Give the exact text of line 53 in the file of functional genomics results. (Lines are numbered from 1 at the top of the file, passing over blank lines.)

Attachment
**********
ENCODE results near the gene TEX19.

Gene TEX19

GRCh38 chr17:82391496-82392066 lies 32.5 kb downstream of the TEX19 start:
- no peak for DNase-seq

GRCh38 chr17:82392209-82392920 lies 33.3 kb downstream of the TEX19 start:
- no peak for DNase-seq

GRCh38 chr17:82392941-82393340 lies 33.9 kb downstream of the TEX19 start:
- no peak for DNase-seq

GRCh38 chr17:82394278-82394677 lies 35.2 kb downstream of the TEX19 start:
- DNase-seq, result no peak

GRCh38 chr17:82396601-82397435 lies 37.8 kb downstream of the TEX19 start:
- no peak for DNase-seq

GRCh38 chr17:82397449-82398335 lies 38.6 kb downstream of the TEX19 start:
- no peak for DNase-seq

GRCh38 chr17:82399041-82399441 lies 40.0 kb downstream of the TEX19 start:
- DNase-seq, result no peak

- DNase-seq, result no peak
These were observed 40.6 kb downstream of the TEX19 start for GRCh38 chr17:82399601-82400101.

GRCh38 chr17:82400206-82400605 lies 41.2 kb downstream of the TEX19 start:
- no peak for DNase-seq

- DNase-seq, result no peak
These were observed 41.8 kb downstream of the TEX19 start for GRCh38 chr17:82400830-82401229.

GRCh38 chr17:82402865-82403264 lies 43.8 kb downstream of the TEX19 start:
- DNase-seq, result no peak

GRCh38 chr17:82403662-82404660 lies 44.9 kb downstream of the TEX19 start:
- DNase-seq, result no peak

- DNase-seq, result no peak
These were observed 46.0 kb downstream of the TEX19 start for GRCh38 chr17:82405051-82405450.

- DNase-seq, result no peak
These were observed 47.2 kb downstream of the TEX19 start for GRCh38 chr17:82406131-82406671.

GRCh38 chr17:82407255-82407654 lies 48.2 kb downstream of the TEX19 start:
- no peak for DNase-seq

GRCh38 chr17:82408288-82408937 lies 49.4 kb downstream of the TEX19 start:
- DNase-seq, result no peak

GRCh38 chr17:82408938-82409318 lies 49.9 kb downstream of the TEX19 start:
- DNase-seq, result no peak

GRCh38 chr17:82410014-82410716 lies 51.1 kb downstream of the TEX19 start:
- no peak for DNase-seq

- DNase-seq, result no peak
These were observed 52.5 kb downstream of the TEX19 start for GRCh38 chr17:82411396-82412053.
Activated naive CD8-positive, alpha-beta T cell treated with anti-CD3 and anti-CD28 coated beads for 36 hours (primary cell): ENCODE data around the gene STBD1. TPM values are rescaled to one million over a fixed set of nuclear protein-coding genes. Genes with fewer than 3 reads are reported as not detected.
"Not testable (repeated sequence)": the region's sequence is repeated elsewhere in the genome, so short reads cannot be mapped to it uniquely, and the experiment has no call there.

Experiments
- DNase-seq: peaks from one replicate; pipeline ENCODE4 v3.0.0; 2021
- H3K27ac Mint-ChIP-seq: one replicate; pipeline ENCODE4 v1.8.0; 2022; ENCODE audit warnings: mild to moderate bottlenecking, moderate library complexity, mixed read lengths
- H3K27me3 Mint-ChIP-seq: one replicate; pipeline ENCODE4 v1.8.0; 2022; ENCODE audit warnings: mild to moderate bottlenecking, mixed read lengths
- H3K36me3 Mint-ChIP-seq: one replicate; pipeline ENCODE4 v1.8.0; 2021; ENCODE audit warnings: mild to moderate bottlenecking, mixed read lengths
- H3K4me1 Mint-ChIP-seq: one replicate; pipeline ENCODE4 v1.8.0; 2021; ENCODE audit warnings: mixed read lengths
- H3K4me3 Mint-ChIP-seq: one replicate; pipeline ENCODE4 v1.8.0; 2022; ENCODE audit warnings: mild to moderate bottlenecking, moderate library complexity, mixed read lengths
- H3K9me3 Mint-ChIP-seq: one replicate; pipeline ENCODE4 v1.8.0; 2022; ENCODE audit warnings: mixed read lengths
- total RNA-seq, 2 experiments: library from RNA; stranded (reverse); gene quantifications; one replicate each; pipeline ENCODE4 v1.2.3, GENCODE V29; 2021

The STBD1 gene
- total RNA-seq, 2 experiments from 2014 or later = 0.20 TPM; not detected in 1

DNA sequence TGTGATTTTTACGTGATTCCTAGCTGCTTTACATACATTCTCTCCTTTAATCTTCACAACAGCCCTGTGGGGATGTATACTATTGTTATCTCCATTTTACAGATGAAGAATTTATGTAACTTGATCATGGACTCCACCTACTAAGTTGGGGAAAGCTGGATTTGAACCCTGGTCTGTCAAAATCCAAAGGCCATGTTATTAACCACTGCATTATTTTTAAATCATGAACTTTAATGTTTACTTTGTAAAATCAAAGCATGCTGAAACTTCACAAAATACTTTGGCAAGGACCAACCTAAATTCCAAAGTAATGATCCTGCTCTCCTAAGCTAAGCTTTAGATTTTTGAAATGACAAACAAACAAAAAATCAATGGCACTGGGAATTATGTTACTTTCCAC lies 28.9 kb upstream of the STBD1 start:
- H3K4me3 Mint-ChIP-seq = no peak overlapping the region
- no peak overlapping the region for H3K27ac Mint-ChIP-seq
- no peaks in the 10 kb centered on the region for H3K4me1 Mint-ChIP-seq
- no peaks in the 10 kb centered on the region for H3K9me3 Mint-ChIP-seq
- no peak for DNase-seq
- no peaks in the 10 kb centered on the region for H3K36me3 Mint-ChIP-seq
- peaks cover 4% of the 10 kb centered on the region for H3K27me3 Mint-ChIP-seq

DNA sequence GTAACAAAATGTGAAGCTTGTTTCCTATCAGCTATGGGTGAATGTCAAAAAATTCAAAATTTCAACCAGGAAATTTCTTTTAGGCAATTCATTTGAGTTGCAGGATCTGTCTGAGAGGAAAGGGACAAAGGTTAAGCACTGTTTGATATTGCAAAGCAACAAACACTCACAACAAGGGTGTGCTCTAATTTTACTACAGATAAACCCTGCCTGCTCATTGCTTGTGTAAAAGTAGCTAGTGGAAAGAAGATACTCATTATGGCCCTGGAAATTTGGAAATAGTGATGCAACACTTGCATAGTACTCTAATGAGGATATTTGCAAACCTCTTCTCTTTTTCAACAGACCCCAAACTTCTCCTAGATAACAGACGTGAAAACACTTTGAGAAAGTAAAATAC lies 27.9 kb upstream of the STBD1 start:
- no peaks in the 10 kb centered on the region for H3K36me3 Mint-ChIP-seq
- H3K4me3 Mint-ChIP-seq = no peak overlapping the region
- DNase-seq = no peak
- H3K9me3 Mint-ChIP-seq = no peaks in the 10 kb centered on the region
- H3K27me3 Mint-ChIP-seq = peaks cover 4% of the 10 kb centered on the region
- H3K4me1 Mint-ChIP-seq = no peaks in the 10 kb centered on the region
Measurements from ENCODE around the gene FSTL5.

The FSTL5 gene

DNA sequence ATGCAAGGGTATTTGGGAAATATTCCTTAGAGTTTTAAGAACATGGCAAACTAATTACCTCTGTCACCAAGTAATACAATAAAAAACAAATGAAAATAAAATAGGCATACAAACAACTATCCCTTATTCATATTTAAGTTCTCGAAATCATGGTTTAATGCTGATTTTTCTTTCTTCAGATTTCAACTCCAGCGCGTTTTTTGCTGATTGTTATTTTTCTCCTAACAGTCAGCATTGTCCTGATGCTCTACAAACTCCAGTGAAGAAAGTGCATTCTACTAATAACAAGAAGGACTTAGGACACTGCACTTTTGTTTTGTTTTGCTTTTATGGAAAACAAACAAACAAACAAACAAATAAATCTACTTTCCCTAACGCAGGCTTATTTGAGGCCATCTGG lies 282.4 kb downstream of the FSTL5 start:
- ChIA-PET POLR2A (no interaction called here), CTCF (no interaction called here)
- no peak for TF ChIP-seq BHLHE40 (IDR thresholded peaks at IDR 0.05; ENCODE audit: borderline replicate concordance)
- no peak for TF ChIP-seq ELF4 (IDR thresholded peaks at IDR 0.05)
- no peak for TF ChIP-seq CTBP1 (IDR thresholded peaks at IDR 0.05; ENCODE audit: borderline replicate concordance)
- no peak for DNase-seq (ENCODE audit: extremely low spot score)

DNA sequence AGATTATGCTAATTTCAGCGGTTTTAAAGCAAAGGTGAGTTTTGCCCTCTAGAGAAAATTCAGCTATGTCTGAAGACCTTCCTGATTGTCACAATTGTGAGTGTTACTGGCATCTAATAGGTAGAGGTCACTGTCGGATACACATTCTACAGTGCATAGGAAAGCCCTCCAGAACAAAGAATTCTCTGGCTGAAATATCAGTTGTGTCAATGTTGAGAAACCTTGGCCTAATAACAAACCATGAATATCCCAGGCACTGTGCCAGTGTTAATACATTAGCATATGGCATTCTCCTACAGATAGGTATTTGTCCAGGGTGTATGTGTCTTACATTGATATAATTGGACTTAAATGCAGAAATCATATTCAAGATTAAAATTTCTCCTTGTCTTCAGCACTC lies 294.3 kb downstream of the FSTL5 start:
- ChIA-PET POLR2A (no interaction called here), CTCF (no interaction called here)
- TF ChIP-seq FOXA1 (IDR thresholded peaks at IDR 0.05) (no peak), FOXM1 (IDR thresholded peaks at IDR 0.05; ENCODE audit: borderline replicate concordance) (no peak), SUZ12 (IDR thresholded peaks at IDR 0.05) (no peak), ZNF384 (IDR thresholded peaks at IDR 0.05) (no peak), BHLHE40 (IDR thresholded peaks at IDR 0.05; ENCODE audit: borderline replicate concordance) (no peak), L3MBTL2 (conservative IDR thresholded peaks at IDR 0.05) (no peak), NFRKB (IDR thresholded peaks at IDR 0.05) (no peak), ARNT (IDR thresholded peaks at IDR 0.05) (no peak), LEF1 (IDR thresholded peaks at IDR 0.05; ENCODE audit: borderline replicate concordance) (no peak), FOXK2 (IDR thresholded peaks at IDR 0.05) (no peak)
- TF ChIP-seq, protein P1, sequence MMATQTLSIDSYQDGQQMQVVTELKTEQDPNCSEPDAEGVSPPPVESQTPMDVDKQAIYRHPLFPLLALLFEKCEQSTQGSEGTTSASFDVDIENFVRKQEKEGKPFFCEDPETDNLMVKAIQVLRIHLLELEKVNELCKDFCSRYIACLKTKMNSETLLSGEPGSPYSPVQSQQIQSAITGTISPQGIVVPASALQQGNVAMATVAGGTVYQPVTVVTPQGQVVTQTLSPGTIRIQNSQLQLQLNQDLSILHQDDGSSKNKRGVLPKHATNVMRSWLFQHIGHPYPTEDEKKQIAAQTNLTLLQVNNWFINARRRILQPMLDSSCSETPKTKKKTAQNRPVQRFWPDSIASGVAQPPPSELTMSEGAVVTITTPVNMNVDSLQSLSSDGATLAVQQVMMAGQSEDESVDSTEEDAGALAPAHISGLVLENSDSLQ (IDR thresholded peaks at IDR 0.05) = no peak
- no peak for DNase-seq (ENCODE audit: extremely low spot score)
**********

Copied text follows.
- total RNA-seq, 2 experiments from 2014 or later = 0.20 TPM; not detected in 1